Board Meetings, VC Firms Passing a Deal

During the JP Morgan Healthcare conference, I bumped into an industry colleague running a VC firm in Northern Virginia.  When I asked why he passed on a startup mobile company located in San Francisco, he stated that it was too early.  Sometimes such a response can be confusing, unless one takes into consideration the mechanics of investing early by a VC firm and how board meetings play an integral part of that process.

In an earlier blog, I discuss the revenue model of a VC firm – where the limited partners allow the firm to charge a fee to the limited partners, which fee increases when a startup investment has been made by an additional 1% or 2%.  Why the surcharge? Now that managing director is spending more time participating at board meetings for that startup at least once a month. He is closely monitoring the performance of that company


and measuring the company results during each board meeting.

I already know that the San Francisco company is almost 3,000 miles away from the VC firm. That would mean travelling back and forth for the monthly board meetings.  That is a major burden for a managing director, who knows he can find other opportunities geographically closer to him. That is why he passed on the San Francisco opportunity, however great a company that could be.

Let us talk also about board meetings. Under the standard corporate governance rules, the final decision maker in any company is the Board of Directors. However, for the Board to have any authority, it must have the minimum quorum as defined in the Bylaws.

Second, for the Board decision to have any effect, it must have three important conditions: a) the meeting had been preceded by notice or that notice waived as defined within the Bylaws; b) once the meeting is held, voting has to be occur with the minimal voting consent; and c) minutes must be kept of the proceedings. C-corps must hold at least one Board meeting a year for standard management.  And there are no limits as to the number of board meetings. In many startups, they occur once a month.  If there is an extraordinary event, such as a major investment or M&A, there should also be a Board meeting.

Shareholder meetings also abide by the same methodology as stated in the Bylaws, and operate within the same requirements related to minimum votes and notices. Otherwise, they are not legitimate meetings. Since the directors represent the shareholders, the shareholders are not required to meet as often, unless extraordinary events require their consent.

So we now know that the Managing Director from Virginia, clearly knowing his duties as an investor and potential Director, would be reluctant to participate in company board meetings thousands of miles away every month. So it boils down to not simply geography but also appropriate corporate governance.


About Juan Ramón Zarco, SVVGP 胡安•雷蒙•扎尔科

Juan Ramon Zarco, 胡安•雷蒙•扎尔科, Silicon Valley Ventures Growth Partners llp, Hygieia Healthcare Technologies Company, AllRest Technologies LLC, Crimson Growth Partners LLP,, is an experienced as CxO, General Counsel and Secretary to public and private companies with global operations. Established track record of producing practical, revenue-focused solutions. As Counselor and Secretary, demonstrating vision, integrity, and sound business judgment, to CxOs. Managed complex, strategic transactions, M&A, contracts support, PE Financing, IPO, SEC compliance, Corporate/HR governance, IP licensing, Budgeting, Staff, outside counsel management, International market access strategies, Domestic & foreign government relations and advocacy. Creative in designing and implementing market access strategies. Practices law beyond conventional model with low-overhead and project-based fees. Effective at managing departments, formulating marketing strategies, balancing budgets, and implementing cost-saving measures. Extensive in-house and private practice experience, advising clients on commercial, corporate, international business, and technology law and policy.; For Sprint, he managed iDen international development in Southeast Asia, Middle East, and Africa, and contractual issues with Verizon. In Private Equity, he worked with Pegasus in vetting international investment deals and interim President for portfolio companies, such as Data Foundation, a data storage company, handling marketing, strategy, fund raising, and accounting. Before Pegasus, Mr. Zarco, as CLO and V.P. of Corporate Development, played a principal role in the structuring, international expansions for 2 telecom companies, U.S. Cable Group and Viatel, Inc. in financing and M&A deals exceeding $200 million. Mr. Zarco earned a J.D. from NYU Law School, M.B.A. from Cornell, and B.A. from Williams College; is fluent in Spanish, Portuguese, French, and German, with working knowledge of Russian, Arabic and Japanese.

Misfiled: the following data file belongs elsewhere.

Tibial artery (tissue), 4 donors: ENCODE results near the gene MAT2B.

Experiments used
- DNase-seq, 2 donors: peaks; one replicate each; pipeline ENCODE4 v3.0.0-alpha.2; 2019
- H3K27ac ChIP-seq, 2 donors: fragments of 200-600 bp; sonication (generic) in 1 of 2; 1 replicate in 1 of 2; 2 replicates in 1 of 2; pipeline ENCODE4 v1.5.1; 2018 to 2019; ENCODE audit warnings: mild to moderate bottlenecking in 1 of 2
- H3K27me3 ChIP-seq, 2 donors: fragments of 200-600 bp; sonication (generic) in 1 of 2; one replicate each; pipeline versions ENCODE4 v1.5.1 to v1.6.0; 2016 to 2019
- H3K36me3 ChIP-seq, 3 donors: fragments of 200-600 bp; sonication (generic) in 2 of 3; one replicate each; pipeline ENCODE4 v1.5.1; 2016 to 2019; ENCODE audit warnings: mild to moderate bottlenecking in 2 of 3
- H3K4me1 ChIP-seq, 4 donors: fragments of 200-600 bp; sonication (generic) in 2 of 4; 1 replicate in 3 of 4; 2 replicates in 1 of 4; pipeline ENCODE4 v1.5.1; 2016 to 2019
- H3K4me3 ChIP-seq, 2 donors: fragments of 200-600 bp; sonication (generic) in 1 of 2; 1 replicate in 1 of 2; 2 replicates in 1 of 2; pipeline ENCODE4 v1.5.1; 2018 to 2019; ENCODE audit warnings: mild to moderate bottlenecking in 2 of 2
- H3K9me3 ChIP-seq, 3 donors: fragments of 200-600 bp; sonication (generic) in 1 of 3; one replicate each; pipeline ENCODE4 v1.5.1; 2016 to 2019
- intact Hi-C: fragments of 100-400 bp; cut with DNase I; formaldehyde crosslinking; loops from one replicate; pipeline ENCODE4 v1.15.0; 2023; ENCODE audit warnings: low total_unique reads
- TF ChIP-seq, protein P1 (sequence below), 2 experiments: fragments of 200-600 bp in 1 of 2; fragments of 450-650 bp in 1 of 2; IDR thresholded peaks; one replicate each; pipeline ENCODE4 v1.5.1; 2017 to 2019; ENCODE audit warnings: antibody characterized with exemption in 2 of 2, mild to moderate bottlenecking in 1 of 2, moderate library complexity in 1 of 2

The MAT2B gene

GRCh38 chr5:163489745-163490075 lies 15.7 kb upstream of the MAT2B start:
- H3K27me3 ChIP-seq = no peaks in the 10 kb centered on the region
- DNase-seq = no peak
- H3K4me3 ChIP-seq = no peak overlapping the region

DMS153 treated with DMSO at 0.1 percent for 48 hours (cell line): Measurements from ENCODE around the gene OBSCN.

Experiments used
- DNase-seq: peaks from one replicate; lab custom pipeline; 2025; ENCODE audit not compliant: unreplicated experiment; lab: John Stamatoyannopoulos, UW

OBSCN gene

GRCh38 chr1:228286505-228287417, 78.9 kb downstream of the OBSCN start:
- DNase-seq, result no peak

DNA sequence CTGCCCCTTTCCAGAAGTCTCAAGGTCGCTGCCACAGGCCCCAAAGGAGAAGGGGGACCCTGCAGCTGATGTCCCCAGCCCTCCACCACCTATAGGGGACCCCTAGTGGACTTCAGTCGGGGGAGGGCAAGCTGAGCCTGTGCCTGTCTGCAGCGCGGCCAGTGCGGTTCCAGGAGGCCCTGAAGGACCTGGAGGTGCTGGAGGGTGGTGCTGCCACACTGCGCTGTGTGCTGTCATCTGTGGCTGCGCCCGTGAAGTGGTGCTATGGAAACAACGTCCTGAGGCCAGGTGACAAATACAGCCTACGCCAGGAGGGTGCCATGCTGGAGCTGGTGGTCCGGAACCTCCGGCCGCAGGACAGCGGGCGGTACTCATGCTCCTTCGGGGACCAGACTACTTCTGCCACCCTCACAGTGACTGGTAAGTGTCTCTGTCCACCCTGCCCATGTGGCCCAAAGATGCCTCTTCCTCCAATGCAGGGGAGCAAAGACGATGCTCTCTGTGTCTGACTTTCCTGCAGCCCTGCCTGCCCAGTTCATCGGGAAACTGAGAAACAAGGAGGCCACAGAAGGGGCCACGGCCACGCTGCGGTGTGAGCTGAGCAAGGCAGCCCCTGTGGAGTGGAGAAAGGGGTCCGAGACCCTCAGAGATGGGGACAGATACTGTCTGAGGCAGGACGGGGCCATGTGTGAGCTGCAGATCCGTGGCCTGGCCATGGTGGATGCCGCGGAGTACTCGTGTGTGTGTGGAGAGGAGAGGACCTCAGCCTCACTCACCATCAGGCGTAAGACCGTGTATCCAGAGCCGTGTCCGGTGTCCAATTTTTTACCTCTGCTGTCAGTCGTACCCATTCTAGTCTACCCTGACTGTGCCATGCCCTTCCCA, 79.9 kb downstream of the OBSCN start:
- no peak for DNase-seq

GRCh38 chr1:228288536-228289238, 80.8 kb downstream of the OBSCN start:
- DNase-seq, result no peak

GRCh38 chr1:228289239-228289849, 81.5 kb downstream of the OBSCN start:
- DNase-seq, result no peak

This entry was posted in Capital and Management, Entrepreneurship, Management and Capital, Mergers & Acquisitions and tagged , , , , . Bookmark the permalink.

Leave a Reply

Fill in your details below or click an icon to log in: Logo

You are commenting using your account. Log Out /  Change )

Google+ photo

You are commenting using your Google+ account. Log Out /  Change )

Twitter picture

You are commenting using your Twitter account. Log Out /  Change )

Facebook photo

You are commenting using your Facebook account. Log Out /  Change )


Connecting to %s